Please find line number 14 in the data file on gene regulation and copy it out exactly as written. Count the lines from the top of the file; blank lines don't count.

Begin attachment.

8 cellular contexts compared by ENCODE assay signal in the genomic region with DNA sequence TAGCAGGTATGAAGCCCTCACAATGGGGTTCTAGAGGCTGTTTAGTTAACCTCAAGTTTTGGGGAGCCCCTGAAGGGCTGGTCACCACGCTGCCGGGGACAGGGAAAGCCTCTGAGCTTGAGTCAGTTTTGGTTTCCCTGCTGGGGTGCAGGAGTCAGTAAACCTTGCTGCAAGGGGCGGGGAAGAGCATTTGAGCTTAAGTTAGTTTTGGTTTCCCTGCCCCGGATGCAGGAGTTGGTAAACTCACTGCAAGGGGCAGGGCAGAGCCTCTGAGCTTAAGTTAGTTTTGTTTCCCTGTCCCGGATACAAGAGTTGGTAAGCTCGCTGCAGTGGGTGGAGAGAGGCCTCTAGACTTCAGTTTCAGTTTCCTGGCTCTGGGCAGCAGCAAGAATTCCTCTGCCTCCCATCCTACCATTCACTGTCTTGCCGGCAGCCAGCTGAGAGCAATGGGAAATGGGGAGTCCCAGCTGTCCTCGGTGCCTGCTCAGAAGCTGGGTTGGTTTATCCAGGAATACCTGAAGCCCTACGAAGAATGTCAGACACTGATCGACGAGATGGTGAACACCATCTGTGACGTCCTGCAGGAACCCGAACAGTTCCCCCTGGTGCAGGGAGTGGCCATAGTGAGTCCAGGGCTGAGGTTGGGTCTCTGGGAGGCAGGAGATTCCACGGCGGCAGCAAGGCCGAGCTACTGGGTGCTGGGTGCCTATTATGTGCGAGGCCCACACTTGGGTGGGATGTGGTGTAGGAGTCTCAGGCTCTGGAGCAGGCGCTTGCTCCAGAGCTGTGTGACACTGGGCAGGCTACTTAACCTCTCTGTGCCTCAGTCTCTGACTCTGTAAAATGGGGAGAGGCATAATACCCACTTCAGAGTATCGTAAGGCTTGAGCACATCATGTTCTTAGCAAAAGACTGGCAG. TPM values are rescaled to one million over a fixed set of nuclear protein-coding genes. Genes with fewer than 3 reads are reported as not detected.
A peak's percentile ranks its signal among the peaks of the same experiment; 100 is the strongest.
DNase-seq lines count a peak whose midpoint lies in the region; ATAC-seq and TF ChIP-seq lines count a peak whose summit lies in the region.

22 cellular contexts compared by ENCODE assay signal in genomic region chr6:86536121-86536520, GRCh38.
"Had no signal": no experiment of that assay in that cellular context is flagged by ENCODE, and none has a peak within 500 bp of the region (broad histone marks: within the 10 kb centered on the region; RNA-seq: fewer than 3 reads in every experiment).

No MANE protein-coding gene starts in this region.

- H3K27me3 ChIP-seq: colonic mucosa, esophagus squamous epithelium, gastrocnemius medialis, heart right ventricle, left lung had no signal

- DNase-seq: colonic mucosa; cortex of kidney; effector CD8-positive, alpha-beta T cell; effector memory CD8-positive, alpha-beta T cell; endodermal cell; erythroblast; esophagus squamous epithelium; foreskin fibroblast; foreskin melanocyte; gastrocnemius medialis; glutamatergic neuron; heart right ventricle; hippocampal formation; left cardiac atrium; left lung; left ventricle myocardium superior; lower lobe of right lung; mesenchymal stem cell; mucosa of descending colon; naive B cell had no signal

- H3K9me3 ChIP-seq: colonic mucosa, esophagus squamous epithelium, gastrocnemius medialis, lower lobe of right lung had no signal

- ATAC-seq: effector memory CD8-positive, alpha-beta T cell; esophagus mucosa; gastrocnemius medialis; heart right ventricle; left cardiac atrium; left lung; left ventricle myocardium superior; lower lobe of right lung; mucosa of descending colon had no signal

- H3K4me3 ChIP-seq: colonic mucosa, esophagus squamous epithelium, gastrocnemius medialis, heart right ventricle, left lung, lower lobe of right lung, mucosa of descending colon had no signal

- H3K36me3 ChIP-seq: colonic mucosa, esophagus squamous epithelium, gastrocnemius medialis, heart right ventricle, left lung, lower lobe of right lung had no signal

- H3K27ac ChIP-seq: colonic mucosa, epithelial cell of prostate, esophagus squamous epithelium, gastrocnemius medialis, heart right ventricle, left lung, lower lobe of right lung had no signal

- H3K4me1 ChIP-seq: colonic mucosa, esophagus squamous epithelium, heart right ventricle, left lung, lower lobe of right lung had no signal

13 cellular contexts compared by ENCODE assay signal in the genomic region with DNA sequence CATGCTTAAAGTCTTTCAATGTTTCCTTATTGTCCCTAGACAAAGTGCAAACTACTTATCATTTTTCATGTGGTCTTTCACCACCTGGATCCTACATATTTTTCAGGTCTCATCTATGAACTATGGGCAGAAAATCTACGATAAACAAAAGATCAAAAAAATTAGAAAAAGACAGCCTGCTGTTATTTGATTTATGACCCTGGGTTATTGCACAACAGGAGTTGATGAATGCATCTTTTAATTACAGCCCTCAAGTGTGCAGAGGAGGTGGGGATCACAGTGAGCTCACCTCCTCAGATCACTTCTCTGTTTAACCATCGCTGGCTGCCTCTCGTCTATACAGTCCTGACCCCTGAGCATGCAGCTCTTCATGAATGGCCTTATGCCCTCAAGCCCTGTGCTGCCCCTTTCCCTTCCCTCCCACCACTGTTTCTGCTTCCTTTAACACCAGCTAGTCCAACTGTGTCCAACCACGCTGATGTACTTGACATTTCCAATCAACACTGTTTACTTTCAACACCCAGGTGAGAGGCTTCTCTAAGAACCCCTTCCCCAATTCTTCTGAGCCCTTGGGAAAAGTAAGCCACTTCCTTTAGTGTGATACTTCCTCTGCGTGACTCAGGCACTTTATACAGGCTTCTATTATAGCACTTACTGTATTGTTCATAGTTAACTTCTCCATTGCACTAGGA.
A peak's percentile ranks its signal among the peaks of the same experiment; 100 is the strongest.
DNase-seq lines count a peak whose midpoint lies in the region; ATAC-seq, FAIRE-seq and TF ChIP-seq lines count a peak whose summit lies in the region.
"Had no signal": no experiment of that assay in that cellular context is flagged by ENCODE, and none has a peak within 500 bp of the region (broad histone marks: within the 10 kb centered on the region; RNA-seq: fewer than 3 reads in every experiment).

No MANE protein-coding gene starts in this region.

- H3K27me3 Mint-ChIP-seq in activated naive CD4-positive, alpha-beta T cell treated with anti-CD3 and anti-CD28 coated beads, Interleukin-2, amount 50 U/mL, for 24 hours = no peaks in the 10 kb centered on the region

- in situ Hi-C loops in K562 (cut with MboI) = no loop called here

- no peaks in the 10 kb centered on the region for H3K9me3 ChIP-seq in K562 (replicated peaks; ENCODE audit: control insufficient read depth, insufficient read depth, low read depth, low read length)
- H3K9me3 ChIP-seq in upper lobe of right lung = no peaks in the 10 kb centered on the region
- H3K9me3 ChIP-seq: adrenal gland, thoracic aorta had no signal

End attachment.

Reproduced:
- H3K4me1 ChIP-seq: colonic mucosa, esophagus squamous epithelium, heart right ventricle, left lung, lower lobe of right lung had no signal